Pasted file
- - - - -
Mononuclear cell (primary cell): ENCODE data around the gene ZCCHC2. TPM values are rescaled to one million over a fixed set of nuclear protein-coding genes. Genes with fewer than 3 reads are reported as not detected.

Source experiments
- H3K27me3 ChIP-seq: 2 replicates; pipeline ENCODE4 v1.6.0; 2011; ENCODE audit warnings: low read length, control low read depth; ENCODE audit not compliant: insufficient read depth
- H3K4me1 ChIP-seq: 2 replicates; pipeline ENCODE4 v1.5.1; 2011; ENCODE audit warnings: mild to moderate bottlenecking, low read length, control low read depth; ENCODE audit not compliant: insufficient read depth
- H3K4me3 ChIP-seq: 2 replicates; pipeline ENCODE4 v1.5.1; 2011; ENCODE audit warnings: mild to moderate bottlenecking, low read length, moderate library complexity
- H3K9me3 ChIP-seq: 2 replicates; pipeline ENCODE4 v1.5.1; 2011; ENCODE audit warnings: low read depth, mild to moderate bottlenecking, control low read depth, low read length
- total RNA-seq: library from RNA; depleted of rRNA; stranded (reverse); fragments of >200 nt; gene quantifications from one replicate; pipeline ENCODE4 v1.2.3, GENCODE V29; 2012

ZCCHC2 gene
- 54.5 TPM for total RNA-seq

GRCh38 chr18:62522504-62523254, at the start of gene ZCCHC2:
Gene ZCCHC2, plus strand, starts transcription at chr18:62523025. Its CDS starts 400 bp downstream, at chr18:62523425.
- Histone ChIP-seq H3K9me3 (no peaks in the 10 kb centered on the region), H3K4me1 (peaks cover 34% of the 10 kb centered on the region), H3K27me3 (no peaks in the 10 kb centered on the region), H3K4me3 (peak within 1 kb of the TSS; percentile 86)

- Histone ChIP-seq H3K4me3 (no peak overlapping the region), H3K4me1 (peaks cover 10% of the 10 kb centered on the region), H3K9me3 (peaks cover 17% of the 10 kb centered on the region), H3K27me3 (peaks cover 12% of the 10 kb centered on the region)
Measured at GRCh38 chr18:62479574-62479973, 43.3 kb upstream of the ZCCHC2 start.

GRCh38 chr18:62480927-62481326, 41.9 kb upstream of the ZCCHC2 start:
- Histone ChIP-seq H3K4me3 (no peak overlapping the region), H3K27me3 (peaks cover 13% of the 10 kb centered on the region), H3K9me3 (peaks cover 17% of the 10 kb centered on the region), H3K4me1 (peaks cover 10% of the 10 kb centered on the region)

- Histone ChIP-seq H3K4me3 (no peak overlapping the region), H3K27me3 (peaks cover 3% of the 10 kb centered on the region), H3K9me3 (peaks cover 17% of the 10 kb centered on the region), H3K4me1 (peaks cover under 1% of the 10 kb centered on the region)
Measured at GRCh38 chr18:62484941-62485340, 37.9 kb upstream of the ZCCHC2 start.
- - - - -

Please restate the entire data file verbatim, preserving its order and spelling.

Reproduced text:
Mononuclear cell (primary cell): ENCODE data around the gene ZCCHC2. TPM values are rescaled to one million over a fixed set of nuclear protein-coding genes. Genes with fewer than 3 reads are reported as not detected.

Source experiments
- H3K27me3 ChIP-seq: 2 replicates; pipeline ENCODE4 v1.6.0; 2011; ENCODE audit warnings: low read length, control low read depth; ENCODE audit not compliant: insufficient read depth
- H3K4me1 ChIP-seq: 2 replicates; pipeline ENCODE4 v1.5.1; 2011; ENCODE audit warnings: mild to moderate bottlenecking, low read length, control low read depth; ENCODE audit not compliant: insufficient read depth
- H3K4me3 ChIP-seq: 2 replicates; pipeline ENCODE4 v1.5.1; 2011; ENCODE audit warnings: mild to moderate bottlenecking, low read length, moderate library complexity
- H3K9me3 ChIP-seq: 2 replicates; pipeline ENCODE4 v1.5.1; 2011; ENCODE audit warnings: low read depth, mild to moderate bottlenecking, control low read depth, low read length
- total RNA-seq: library from RNA; depleted of rRNA; stranded (reverse); fragments of >200 nt; gene quantifications from one replicate; pipeline ENCODE4 v1.2.3, GENCODE V29; 2012

ZCCHC2 gene
- 54.5 TPM for total RNA-seq

GRCh38 chr18:62522504-62523254, at the start of gene ZCCHC2:
Gene ZCCHC2, plus strand, starts transcription at chr18:62523025. Its CDS starts 400 bp downstream, at chr18:62523425.
- Histone ChIP-seq H3K9me3 (no peaks in the 10 kb centered on the region), H3K4me1 (peaks cover 34% of the 10 kb centered on the region), H3K27me3 (no peaks in the 10 kb centered on the region), H3K4me3 (peak within 1 kb of the TSS; percentile 86)

- Histone ChIP-seq H3K4me3 (no peak overlapping the region), H3K4me1 (peaks cover 10% of the 10 kb centered on the region), H3K9me3 (peaks cover 17% of the 10 kb centered on the region), H3K27me3 (peaks cover 12% of the 10 kb centered on the region)
Measured at GRCh38 chr18:62479574-62479973, 43.3 kb upstream of the ZCCHC2 start.

GRCh38 chr18:62480927-62481326, 41.9 kb upstream of the ZCCHC2 start:
- Histone ChIP-seq H3K4me3 (no peak overlapping the region), H3K27me3 (peaks cover 13% of the 10 kb centered on the region), H3K9me3 (peaks cover 17% of the 10 kb centered on the region), H3K4me1 (peaks cover 10% of the 10 kb centered on the region)

- Histone ChIP-seq H3K4me3 (no peak overlapping the region), H3K27me3 (peaks cover 3% of the 10 kb centered on the region), H3K9me3 (peaks cover 17% of the 10 kb centered on the region), H3K4me1 (peaks cover under 1% of the 10 kb centered on the region)
Measured at GRCh38 chr18:62484941-62485340, 37.9 kb upstream of the ZCCHC2 start.